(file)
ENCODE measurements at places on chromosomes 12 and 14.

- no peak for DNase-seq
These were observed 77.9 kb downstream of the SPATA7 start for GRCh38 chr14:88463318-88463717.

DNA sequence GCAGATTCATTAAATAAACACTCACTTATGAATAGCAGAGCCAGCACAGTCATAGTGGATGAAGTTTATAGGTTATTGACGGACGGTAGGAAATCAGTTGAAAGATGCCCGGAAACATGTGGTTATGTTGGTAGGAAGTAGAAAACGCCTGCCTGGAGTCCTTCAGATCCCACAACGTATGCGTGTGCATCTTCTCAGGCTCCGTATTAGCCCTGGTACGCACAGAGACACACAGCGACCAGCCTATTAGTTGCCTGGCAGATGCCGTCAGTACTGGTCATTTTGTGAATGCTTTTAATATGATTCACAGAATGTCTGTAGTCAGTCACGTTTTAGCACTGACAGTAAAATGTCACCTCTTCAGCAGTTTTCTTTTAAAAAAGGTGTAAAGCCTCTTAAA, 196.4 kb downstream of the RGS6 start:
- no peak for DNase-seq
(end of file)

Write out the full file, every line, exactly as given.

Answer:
ENCODE measurements at places on chromosomes 12 and 14.

- no peak for DNase-seq
These were observed 77.9 kb downstream of the SPATA7 start for GRCh38 chr14:88463318-88463717.

DNA sequence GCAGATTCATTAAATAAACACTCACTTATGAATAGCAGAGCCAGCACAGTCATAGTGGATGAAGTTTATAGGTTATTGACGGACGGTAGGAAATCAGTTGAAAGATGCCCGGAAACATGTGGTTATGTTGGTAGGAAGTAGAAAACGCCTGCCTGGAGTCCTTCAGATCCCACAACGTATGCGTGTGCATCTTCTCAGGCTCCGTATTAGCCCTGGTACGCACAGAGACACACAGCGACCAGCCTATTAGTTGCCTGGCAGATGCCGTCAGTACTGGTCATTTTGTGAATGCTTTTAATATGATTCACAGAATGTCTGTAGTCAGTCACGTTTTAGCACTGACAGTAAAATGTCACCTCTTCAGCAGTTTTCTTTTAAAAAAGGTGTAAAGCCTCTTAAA, 196.4 kb downstream of the RGS6 start:
- no peak for DNase-seq